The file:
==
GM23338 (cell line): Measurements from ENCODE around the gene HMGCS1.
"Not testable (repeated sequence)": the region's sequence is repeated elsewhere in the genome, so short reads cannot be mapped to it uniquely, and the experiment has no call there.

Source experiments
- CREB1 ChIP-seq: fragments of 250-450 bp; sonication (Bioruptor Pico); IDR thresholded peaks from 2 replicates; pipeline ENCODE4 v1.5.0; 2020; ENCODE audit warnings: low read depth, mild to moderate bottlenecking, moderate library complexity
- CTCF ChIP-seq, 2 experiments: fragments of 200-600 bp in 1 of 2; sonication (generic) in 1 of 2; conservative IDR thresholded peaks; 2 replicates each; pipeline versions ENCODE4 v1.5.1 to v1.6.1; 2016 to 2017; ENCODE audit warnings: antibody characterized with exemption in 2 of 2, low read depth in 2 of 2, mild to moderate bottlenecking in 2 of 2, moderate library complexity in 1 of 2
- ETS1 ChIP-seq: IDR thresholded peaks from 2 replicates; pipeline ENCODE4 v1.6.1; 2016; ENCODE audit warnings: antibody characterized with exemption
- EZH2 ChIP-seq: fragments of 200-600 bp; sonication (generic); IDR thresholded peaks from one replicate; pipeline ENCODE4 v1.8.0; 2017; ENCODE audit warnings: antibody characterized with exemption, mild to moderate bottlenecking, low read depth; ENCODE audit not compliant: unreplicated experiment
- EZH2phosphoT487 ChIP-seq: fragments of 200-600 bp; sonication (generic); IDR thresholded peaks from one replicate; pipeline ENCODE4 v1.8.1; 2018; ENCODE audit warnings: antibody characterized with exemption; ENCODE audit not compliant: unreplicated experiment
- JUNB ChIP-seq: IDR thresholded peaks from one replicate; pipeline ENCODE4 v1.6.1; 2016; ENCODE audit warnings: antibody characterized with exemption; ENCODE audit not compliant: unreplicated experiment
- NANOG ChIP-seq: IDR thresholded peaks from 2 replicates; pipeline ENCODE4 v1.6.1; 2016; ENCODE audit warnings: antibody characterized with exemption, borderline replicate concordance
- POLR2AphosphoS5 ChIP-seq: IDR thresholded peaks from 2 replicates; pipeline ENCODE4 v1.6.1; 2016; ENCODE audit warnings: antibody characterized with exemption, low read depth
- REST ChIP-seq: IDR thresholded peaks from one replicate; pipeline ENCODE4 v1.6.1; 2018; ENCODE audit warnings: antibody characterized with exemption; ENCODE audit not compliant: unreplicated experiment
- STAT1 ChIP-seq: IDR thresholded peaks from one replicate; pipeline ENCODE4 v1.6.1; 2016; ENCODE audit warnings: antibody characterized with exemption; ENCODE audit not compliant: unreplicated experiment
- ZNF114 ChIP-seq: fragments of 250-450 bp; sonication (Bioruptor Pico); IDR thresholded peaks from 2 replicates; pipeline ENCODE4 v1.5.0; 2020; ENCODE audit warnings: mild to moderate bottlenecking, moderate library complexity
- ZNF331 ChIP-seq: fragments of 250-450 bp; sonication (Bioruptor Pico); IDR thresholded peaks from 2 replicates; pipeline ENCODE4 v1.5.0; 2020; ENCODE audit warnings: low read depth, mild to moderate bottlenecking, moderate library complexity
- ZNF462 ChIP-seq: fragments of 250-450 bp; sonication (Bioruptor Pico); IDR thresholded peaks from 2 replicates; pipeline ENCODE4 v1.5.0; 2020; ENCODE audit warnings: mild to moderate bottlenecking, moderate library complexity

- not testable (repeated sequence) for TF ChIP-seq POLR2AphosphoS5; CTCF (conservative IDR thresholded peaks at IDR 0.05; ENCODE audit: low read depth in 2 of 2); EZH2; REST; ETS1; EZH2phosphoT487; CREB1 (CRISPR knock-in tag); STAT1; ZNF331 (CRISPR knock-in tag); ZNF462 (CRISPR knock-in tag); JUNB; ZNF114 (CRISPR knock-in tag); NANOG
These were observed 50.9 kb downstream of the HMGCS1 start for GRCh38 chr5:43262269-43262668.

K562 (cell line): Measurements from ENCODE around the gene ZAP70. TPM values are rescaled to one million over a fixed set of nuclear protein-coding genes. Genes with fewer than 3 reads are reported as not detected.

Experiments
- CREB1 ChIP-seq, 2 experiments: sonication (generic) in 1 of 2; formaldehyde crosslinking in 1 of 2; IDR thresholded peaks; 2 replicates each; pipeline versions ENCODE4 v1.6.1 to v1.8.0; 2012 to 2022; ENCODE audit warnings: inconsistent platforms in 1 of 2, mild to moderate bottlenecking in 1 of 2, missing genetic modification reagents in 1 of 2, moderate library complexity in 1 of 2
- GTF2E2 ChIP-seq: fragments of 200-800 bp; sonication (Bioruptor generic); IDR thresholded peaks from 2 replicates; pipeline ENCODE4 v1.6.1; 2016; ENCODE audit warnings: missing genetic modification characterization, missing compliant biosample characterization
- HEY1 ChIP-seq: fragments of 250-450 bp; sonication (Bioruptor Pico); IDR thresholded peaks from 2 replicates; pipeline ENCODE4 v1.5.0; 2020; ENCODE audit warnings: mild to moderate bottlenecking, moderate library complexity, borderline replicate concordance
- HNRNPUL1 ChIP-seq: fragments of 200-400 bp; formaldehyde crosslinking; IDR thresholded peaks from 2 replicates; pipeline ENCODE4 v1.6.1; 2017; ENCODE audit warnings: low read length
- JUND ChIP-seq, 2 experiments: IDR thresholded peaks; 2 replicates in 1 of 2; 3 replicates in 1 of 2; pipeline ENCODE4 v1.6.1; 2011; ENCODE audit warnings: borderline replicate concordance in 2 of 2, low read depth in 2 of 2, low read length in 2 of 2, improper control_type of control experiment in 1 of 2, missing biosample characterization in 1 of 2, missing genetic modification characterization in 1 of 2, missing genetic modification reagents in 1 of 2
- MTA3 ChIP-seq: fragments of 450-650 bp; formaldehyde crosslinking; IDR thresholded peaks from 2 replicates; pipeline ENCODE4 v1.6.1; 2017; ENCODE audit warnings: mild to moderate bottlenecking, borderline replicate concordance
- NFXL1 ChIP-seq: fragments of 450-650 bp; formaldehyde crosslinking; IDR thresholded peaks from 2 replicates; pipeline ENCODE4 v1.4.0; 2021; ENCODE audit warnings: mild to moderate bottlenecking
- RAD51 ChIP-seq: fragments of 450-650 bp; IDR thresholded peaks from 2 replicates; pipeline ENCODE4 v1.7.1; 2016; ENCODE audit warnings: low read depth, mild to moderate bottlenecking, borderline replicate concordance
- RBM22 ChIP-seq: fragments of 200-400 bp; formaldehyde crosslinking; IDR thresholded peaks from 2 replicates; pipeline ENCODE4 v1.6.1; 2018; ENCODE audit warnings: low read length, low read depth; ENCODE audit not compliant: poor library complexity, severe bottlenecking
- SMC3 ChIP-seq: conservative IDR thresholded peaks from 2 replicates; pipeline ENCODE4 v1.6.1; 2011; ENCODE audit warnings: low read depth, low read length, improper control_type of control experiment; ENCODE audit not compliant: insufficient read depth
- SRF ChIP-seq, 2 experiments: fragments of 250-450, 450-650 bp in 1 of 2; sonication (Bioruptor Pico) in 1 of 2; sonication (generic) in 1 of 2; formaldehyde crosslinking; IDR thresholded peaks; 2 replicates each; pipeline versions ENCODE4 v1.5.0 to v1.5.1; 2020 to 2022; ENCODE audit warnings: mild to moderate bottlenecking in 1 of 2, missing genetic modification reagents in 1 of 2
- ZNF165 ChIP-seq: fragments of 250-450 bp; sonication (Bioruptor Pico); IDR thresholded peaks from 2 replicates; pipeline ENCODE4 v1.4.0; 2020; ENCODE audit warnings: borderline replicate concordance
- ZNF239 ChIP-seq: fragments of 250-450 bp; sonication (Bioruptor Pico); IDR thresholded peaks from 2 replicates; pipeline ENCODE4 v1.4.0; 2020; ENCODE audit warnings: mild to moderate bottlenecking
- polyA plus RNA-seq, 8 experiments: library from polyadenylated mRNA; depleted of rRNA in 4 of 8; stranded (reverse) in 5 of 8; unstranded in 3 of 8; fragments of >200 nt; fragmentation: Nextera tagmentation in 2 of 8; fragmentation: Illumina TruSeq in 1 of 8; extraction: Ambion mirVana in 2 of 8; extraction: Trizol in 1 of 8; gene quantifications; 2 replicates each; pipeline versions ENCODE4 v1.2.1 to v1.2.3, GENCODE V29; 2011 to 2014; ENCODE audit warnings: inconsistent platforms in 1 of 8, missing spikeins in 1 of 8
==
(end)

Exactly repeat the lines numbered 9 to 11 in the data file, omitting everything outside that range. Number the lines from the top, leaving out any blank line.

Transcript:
- JUNB ChIP-seq: IDR thresholded peaks from one replicate; pipeline ENCODE4 v1.6.1; 2016; ENCODE audit warnings: antibody characterized with exemption; ENCODE audit not compliant: unreplicated experiment
- NANOG ChIP-seq: IDR thresholded peaks from 2 replicates; pipeline ENCODE4 v1.6.1; 2016; ENCODE audit warnings: antibody characterized with exemption, borderline replicate concordance
- POLR2AphosphoS5 ChIP-seq: IDR thresholded peaks from 2 replicates; pipeline ENCODE4 v1.6.1; 2016; ENCODE audit warnings: antibody characterized with exemption, low read depth